Three-dozen projects throughout Tacoma will receive nearly $220,000 in innovative grant funding as a result of recommendations made by the city’s eight neighborhood councils.
The recommendations approved by Tacoma City Council Tuesday direct $39,000 to the Central Neighborhood Council for five projects; $25,000 to the Eastside Neighborhood Council for four projects; $19,915 to the New Tacoma Neighborhood Council for four projects; $20,473 to the North End Neighborhood Council for four projects; $24,500 to the Northeast Tacoma Neighborhood Council for four projects; $32,827.45 to the South End Neighborhood Council for five projects; $26,174 to the South Tacoma Neighborhood Council for four projects; and $31,000 to the West End Neighborhood Council for six projects.
In total, $218,889.45 will be distributed for 36 projects.
Gas Station Park in Tacoma’s South End is poised to receive $21,486 to completely overhaul the park. The 14,000 square foot park opened to much fanfare four years ago after the city and the neighborhood council partnered to buy the land (formerly the site of Franco’s Oil gas station) from Pierce County, then raised money to turn the property into a neighborhood park. Last year, however, Metro Parks Tacoma and the city’s public works department completed a condition assessment report that showed a long list of safety issues. The innovative grant funding will be used to underlay the park with wood shavings, install a new border and ADA ramp, and purchase and install new playground equipment.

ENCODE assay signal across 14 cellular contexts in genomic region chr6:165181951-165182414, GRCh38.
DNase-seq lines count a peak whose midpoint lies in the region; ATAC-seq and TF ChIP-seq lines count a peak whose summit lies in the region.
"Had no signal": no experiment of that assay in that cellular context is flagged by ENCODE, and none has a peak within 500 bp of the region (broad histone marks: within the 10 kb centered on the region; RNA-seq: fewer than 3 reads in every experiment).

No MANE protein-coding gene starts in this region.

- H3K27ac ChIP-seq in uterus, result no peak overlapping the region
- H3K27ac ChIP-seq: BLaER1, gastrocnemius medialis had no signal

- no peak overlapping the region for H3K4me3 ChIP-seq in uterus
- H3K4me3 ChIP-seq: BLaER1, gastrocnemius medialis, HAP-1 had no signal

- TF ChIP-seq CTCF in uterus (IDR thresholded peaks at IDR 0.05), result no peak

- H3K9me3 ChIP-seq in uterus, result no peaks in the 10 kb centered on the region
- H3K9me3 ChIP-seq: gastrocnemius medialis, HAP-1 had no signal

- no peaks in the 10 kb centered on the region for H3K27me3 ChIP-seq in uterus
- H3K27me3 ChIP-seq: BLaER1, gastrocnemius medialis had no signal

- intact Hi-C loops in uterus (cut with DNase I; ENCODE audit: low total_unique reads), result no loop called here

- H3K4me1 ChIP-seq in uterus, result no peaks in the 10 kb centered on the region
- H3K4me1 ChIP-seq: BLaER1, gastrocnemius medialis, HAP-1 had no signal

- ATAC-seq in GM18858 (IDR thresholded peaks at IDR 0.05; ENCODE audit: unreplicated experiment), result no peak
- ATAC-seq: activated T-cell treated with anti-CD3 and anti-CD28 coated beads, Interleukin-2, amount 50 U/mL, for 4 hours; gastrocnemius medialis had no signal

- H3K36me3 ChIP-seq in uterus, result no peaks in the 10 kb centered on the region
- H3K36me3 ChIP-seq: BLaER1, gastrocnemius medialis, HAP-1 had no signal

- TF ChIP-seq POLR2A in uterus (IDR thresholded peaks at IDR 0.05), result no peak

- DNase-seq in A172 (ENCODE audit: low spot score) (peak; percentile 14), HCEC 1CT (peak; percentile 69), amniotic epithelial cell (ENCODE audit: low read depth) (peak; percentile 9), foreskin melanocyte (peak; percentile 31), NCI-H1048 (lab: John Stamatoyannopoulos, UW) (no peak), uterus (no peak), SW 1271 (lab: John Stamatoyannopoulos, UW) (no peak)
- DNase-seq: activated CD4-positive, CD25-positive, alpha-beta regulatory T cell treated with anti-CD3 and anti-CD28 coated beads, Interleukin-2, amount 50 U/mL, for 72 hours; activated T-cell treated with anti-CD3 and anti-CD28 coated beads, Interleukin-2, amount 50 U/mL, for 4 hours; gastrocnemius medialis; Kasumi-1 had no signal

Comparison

Other notable projects slated for grant funding include $3,415 for improvements to 8th and I Park that include new bushes, a mural, message center and bike rack; $7,500 for “Flourish MLK,” a plan that would paint miniature murals on planters along Martin Luther King Jr Way between South Sixth Street and South 19th Street; $2,600 for a sidewalk wayfinding “Compass Rose” near the Washington State History Museum plaza downtown that will direct visitors to cultural attractions; and $4,500 for improvements to the Northern Loop Trail access at Julia’s Gulch.
“The program has improved public safety and made the North End a more attractive, livable place,” said North End Neighborhood Council Chair Kyle Price during a public comment period of the meeting Tuesday at City Hall. “I am just here tonight to say thank you for your support of the program over the years. In the grand scheme of things, it is not a lot of money, but the grants have made a very positive difference in the lives of many people.”
The innovative grant program uses community development bock grant funding and real estate excise tax revenue to fund small capital projects in neighborhoods in order to benefit the public by removing blight, according to city officials. Applications are submitted to the eight neighborhood councils, which evaluate the proposals and forward their recommendations to city staff. The recommendations are then presented to city council for final approval.